Could this be a result of the several other types of dolls that are being marketed towards young girls?
There has been growth in sales for the Monster High doll collection which is inspired by mythological films and stories such as Dracula. The Monster High doll sales have increased 23 percent. These dolls are fashionable and edgy/different. American Girl dolls are also doing well as they have increased by 14 percent. Although they are only available online in Canada...kind of an ironic name seeing as how they are only available to Canadian girls!
Is it possible that Barbie sales are declining because parents and their children are interested in dolls that better represent who they are? While Monster High dolls are still quite thin like Barbie, they do make an interesting point of being different from mainstream beauty and are marketed in a way that promotes acceptance of difference. Their style does remind me somewhat of the Bratz style dolls which are owned by MGA Entertainment because of their use of "adult" style clothing and heavy makeup. We discussed the effect that Bratz dolls have on sexualizing girls in a past post here.
The American Girl dolls are probably one of my favourites because they depict proportions that are a little closer to Average girls body types. Each doll can be customized according to skin colour, eye colour, hair colour and length/texture, etc. The idea behidn this is to create a doll that represents the individual who will own it. These dolls remind me of the type of dolls I favoured growing up because they were much more reflective of my child proportions. The down side to these dolls is that they are currently only available in Canada online and they are quite expensive. They are similar in ways to the Lottie dolls we wrote about here. Would you spend the money for your child if it meant having a healthier example of size and diversity?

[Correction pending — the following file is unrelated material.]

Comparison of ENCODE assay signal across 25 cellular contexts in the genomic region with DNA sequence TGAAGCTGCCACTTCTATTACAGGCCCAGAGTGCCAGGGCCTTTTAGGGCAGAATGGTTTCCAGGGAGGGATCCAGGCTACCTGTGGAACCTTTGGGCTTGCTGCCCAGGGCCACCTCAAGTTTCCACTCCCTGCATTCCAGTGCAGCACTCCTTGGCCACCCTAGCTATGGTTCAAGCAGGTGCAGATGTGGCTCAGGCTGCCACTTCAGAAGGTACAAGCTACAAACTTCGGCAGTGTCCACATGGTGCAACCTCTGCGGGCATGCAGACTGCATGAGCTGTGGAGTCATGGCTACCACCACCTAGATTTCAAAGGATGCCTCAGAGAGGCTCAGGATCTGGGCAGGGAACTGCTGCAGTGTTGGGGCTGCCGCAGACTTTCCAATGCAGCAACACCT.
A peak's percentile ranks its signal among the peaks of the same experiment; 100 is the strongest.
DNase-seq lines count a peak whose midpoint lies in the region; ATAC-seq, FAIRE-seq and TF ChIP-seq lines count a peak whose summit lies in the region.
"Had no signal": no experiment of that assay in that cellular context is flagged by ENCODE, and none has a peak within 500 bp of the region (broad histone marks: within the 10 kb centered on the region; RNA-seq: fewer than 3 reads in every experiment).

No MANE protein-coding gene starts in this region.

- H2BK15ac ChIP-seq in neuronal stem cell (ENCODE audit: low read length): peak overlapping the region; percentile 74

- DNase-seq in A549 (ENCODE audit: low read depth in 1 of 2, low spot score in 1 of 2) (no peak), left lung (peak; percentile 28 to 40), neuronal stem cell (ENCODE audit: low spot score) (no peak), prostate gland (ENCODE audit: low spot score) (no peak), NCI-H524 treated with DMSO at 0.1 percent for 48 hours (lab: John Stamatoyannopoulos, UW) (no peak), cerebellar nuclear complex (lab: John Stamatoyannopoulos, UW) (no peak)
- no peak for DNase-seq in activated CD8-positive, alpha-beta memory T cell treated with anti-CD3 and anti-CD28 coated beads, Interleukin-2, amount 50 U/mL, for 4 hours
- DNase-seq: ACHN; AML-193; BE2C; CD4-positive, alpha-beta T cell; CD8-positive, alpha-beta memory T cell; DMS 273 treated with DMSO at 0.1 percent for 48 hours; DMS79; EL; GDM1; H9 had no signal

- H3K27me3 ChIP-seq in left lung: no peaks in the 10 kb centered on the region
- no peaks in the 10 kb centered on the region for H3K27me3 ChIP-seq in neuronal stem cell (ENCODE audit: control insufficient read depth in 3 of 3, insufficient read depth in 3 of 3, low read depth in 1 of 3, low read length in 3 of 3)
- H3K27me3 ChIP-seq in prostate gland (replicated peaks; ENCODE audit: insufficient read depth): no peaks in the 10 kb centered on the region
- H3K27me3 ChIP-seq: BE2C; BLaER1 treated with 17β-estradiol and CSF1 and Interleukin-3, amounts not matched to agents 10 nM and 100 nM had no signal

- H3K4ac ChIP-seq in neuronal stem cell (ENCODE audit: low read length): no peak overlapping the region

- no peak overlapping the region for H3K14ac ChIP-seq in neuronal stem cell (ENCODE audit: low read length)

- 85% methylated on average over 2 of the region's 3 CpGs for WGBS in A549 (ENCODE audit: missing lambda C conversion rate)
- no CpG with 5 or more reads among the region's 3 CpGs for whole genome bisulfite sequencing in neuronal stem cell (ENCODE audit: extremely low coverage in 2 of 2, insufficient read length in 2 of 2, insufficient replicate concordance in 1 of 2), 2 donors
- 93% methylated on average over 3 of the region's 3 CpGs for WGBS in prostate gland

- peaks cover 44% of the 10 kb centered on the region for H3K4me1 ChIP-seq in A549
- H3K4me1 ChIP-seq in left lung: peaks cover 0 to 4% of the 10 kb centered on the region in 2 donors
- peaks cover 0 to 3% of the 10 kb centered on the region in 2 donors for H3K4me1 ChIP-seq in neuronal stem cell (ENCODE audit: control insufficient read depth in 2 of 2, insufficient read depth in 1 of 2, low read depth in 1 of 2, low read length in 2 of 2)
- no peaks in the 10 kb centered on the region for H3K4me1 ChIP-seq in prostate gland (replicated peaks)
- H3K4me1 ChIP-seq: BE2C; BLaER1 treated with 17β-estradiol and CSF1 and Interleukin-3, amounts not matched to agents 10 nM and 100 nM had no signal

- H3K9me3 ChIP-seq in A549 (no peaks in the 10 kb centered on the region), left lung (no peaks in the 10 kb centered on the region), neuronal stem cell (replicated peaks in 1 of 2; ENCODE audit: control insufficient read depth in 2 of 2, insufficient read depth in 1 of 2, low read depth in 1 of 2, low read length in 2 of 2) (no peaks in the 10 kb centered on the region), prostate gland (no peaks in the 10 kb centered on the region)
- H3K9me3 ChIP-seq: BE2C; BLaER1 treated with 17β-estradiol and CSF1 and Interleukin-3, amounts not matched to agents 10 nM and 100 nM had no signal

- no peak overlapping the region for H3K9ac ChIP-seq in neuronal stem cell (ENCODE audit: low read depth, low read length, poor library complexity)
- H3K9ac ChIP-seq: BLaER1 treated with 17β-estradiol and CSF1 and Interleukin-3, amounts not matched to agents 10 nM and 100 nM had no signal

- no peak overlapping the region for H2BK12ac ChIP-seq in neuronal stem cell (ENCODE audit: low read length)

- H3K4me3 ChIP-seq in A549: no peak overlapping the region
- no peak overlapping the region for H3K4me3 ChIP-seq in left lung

Mary Shearman, PhD candidate at Simon Fraser University, explained to the Globe and Mail that Mattel may realize that their non-Barbie doll sales will increase as parents look into finding more relatable dolls. She said that “there was a sense that you wanted to expose little girls to role models that were a little more diverse and not so stereotypical, so they tried to make Barbie active and gave her all kinds of activities to do and tried to make her more interesting than a beauty queen.”
Do you think that the reason Mattel's Barbie sales have declined is because parents and children are growing tired of Barbie's lack of diversity? Are companies actually starting to hear arguments about needing more positive examples of different body types and beauty for children? What do you think?